Unnamed (upper Idaho Gulch)

Occurrence, Inactive

Commodities and mineralogy

Main commodities Ce; Nb
Other commodities Ag; REE; U
Ore minerals aeschynite; apatite; magnetite; monazite; pyrite; niobium-; rare-earth-; or radioactive-bearing minerals; rutile; zircon
Gangue minerals calcite; goethite; hematite; limonite

Geographic location

Quadrangle map, 1:250,000-scale TN
Quadrangle map, 1:63,360-scale A-2
Latitude 65.0927
Longitude -150.93691
Nearby scientific data Find additional scientific data near this location
Location and accuracy This lode occurrence is in Idaho Gulch at an elevation of about eight hundred feet. The site is in the northeast quarter of section 14, T. 3 N., R. 17 W., of the Fairbanks Meridian. The location is accurate within a half mile. The site corresponds to location 5 of Cobb (1972), and very roughly to the location of Sullivan Creek, U.S. Bureau of Land Management MAS number 0020480061. The MAS site is listed as a gold lode.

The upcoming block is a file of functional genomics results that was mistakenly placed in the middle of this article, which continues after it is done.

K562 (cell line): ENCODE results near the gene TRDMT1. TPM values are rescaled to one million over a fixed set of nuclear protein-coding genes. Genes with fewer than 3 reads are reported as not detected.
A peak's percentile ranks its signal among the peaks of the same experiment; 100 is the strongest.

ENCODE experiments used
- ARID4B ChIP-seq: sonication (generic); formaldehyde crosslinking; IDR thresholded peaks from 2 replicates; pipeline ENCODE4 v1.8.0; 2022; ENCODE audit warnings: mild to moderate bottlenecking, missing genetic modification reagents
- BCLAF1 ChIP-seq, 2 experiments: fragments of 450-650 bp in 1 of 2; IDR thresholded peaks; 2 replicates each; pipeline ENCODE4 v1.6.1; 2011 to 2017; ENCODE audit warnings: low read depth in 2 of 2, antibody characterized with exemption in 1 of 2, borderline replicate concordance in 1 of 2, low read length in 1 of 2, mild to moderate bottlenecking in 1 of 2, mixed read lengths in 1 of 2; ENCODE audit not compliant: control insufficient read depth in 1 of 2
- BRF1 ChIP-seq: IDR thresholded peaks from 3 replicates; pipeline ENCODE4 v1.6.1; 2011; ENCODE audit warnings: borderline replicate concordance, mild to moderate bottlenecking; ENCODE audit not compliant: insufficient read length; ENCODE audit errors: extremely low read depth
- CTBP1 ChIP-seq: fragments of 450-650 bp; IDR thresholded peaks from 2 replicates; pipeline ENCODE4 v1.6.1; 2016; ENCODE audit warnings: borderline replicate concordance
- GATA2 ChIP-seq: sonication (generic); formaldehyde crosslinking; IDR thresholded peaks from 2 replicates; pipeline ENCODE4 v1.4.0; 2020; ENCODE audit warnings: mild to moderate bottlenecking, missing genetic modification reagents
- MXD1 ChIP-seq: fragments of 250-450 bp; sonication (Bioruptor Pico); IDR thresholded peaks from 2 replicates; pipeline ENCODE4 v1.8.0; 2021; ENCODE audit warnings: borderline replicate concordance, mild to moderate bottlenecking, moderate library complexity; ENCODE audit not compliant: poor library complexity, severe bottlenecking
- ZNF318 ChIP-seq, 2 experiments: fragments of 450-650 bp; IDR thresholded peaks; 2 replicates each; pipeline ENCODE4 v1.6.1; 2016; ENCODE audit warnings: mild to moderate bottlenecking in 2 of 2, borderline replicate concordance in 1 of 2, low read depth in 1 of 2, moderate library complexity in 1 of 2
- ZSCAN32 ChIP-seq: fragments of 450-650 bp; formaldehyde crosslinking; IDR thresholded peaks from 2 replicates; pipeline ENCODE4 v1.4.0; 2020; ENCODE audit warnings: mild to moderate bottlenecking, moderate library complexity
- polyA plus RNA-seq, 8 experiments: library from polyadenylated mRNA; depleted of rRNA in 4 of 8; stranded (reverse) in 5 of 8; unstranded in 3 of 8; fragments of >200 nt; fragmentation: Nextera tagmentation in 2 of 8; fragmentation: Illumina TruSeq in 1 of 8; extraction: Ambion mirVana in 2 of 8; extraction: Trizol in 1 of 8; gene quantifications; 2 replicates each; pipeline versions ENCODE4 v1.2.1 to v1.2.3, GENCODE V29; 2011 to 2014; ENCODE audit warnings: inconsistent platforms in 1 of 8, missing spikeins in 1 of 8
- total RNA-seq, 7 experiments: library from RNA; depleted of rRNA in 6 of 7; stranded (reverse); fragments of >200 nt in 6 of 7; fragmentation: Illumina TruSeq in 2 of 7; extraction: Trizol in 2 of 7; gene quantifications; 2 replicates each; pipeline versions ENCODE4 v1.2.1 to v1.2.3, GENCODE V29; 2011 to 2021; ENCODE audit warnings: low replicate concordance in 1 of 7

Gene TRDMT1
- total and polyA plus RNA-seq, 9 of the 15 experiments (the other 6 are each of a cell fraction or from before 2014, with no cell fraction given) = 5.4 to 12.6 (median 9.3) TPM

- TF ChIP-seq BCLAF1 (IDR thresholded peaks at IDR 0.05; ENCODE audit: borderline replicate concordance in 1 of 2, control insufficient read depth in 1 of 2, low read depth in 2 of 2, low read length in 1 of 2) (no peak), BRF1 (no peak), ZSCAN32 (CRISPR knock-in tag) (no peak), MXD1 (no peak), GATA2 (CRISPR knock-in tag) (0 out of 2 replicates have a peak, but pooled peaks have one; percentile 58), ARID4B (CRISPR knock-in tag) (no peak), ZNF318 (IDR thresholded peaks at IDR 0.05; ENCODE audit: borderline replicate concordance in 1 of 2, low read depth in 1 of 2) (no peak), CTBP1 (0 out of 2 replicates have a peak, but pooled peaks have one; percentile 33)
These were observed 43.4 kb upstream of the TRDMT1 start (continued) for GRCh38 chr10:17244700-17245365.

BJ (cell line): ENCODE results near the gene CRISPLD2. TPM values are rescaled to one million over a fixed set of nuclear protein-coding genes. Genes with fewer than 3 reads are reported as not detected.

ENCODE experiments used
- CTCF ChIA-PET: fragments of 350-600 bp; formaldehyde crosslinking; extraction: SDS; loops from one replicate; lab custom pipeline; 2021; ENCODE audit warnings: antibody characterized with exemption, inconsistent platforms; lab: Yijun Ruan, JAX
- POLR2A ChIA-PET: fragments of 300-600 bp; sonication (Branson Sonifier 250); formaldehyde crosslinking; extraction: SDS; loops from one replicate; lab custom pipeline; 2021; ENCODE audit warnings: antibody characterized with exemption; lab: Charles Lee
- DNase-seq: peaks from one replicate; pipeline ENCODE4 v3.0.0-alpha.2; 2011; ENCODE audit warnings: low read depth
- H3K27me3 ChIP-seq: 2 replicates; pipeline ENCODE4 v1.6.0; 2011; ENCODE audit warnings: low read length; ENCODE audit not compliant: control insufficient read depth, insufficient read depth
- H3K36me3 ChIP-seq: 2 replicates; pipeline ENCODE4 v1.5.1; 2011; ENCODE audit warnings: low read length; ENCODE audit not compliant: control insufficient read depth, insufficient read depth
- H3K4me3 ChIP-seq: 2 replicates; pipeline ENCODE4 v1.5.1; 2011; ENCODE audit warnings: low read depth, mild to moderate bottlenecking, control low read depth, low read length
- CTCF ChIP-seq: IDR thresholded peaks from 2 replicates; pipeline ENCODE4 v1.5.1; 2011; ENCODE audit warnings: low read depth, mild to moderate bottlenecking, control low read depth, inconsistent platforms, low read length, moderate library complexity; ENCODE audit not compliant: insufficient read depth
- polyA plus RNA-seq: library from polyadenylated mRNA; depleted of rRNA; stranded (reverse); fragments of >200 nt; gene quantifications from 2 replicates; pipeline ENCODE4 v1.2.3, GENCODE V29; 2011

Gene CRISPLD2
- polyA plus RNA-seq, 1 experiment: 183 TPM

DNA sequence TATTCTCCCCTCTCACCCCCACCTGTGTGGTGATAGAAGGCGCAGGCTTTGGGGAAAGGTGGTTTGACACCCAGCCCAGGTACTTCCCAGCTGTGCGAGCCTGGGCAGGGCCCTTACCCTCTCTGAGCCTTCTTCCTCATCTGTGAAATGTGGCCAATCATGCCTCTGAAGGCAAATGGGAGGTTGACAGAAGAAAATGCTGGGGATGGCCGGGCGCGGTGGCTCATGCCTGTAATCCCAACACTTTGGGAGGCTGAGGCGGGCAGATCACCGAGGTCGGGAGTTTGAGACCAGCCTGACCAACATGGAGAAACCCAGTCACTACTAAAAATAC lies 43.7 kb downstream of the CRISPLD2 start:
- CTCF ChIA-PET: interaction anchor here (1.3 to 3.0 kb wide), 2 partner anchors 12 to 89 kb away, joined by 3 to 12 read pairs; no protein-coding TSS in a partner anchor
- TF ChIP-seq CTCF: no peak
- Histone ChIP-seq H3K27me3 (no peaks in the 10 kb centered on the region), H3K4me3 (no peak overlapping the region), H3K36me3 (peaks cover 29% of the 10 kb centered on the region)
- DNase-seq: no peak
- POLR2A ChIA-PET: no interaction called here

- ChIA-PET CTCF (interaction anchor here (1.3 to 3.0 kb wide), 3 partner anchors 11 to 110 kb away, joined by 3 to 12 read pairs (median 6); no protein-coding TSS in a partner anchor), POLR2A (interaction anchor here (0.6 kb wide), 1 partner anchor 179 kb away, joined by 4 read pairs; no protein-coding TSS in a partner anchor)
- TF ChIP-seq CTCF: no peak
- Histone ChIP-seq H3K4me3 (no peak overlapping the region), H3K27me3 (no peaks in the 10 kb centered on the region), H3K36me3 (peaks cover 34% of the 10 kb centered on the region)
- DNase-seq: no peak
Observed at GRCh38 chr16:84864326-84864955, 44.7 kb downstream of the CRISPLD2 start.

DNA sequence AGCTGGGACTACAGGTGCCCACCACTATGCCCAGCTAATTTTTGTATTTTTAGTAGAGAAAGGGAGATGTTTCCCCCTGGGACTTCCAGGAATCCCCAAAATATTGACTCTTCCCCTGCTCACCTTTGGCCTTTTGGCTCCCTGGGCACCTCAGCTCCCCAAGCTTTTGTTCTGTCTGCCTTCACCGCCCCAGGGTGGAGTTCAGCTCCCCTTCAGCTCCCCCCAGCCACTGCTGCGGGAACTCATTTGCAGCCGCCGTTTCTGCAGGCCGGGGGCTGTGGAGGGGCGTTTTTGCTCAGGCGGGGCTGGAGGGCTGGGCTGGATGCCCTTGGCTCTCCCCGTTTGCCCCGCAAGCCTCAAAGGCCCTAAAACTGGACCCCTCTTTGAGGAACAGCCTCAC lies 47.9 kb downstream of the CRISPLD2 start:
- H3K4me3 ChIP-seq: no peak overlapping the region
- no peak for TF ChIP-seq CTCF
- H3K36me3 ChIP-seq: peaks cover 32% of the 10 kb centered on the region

Geologic setting

Geologic description

This lode occurrence is in an area of placer deposits, known as the Tofty tin belt, which contain significant amounts of cassiterite and gold (Thomas, 1957). These deposits are along a 12 mile trend that strikes approximately S70W on the north side of Patterson and Sullivan creeks, between Roughtop Mountain to the north and Hot Springs Dome to the south (Thomas, 1957). These two features are underlain by granitic plutons respectively of Cretaceous and Tertiary age.
The Tofty tin belt lies along a major thrust fault which juxtaposes Triassic argillite, sandstone and shale to the northwest over Cretaceous sandstone, siltstone and shale to the southeast (Reifenstuhl and others, 1998). Carbonatite bodies occur in the Triassic sedimentary rocks at the head of Idaho Gulch, as well as across the length of most of the Tofty tin belt (Reifenstuhl and others, 1998). Wayland (1961) describes an exposure of carbonatite as a 100-foot thick lens of pale yellow limestone containing minor magnetite and apatite crystals exposed near the head of Harter Gulch. Small exposures of serpentinized mafic rocks have been mapped around the town of Tofty.
At least two types of lode deposits occur in the Idaho Gulch area. One consists of gossan in quartzite. A sample from this gossan contained 1.34 ounces of silver per ton but no gold (Wayland, 1961). The other consists of radioactive- and rare-earth-bearing minerals in carbonatite bodies in Triassic sedimentary rocks (Warner and others, 1986; Reifenstuhl and others, 1998). The carbonatite forms two bodies of iron-rich regolith that are conformable to N60E-trending wall rocks (Warner and others, 1986).